I fully intend to continue doing something different each year (i.e., in 2005 I'll fund a new initiative). My hope is that I'm planting lots of little conservation seeds that'll bloom for generations to come.

JM: What ideas do you think a group like NWP (and others here on the net) can do to promote real environmental change?
TH: Well, aside from contributing to the fund I just suggested, you just have to get involved with something, anything, at your local level. The Sierra Club has local chapters everywhere. Most state and federal parks have docent or other volunteer programs you can get involved with. Call up the biology department of your local college and find out who's doing natural research and arrange to talk to them; offer to help document their research with your photos. If you live near ANY wildlife refuge, national monument, or other designated lands, just go down to their local office and find out what they need and ask them how you can help them. You'll not only help them, but you'll help yourself. Here's the dirty little secret: almost all of the successful nature and wildlife photographers have close relationships with land managers, researchers, and others involved with our wild lands. That's how they know where to go and when! Indeed, if you develop a good enough relationship with one of these folks, you'll often be invited along on
monitoring or research trips that provide once-in-a-lifetime photography opportunities.

As for NWP, organizations best serve as matchmakers for what I have just talked about. Find 100 researchers who need documentary, monetary, and logistics help and link them up with budding photographers. (This mimics what AHS does with trails, by the way. AHS has funding sources that it tries to link up with those needing funding, amongst other things.)

JM: Would you like to talk about the American Hiking Society and what your role is with them?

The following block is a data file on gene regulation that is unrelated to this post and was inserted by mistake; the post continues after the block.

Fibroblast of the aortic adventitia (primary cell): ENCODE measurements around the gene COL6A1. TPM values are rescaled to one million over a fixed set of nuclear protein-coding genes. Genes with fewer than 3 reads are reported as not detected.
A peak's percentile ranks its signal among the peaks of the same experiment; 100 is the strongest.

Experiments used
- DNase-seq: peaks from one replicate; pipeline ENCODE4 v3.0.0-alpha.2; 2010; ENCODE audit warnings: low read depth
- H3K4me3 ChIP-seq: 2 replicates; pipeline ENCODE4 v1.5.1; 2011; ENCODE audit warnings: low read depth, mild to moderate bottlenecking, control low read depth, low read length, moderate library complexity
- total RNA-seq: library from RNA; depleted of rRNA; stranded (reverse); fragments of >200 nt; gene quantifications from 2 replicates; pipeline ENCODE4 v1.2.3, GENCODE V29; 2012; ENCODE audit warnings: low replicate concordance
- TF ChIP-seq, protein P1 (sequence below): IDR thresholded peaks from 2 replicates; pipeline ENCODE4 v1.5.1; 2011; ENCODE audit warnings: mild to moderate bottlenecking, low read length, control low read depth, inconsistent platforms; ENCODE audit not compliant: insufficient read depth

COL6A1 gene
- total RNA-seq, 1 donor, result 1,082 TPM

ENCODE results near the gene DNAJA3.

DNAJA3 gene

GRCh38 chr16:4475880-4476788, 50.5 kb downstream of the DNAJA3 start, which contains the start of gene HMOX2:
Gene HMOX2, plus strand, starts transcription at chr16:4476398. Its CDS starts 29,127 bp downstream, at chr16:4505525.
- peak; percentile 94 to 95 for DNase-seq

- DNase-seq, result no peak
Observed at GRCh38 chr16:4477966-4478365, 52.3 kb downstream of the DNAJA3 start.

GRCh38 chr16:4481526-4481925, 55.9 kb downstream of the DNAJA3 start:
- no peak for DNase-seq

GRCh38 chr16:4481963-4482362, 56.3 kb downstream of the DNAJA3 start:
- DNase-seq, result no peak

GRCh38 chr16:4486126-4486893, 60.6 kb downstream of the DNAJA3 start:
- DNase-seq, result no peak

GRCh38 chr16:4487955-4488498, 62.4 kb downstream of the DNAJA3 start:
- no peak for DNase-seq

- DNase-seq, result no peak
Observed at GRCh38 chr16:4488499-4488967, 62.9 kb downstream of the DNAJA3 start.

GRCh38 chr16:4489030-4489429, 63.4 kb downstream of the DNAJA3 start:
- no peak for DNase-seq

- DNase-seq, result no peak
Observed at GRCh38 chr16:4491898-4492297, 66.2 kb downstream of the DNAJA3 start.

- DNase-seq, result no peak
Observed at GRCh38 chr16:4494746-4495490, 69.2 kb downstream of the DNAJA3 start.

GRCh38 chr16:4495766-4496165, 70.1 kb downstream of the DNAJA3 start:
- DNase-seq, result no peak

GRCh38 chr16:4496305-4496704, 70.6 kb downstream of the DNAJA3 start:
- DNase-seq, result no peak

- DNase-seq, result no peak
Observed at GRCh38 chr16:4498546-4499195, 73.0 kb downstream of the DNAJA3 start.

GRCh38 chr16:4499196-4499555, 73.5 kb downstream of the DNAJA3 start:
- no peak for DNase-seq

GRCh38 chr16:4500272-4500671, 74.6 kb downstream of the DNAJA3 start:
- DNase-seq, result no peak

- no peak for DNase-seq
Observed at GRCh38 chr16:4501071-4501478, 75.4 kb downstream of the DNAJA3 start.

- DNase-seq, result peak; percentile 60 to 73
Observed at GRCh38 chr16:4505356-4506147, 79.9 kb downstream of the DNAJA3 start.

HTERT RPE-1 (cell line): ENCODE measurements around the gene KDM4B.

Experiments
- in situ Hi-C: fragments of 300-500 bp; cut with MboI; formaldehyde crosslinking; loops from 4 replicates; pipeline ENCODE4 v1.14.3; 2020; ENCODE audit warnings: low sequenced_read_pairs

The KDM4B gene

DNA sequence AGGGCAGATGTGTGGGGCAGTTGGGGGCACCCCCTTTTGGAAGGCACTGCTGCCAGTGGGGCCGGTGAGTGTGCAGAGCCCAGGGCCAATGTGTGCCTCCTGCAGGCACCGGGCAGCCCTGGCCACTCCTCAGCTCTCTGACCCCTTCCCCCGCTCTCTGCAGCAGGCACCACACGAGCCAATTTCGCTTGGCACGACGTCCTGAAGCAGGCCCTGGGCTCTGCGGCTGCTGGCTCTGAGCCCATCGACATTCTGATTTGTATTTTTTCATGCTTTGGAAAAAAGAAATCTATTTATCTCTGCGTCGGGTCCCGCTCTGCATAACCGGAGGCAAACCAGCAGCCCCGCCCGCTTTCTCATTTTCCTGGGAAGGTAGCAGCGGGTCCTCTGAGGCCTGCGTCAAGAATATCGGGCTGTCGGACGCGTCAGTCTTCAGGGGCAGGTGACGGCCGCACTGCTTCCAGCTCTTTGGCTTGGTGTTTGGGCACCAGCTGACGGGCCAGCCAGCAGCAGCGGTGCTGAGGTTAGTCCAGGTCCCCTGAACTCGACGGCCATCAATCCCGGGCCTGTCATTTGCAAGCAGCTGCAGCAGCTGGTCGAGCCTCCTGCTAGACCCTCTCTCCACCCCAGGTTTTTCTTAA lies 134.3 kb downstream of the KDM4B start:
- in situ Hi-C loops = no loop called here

TH: Well, I already have. (Smiles broadly) But there's more there that's worth talking about. AHS has a program called Volunteer Vacations. If you're prepared to work your butt off while having the time of your life in some wonderful photographic locale, there's not a better bargain on the planet. You WILL work. I had to burn all my clothes from my Admiralty Island Volunteer Vacation because they were covered with sap, bug juice, and ripped in so many places I stopped counting. But in between swinging the scythe and ax I managed to also rip off some incredible pictures I wouldn't have gotten otherwise.

JM: Are there any small philanthropic organizations that you know of that do not get much press, but do great work, that you feel should be mentioned?
TH: That's a good question. I'm not sure anyone's really compiled a good list, and now you've just put another darned thing on my to-do list. (Laughs) Short of me providing that list, why not make NWP the repository of such a list? If everyone reading this can come up with one or two worthy organizations and you do a basic vetting on them, you'd have something that simply doesn't exist for nature photography right now. NANPA (North American Nature Photography Association) hasn't even managed to do that, to my knowledge. Hint, hint: if you're reading this and not a member of NANPA, you should be. If you mention my name when you join, I'll get NANPA bucks as a reward, but here's what I'll do: I'll donate those NANPA bucks to some
photography student somewhere--that way we'll all benefit.

Thanks again to Thom Hogan for having done this interview with us. As I said earlier, he was the first person to grant us an interview and I will always appreciate that. To learn more about Thom, check out his website,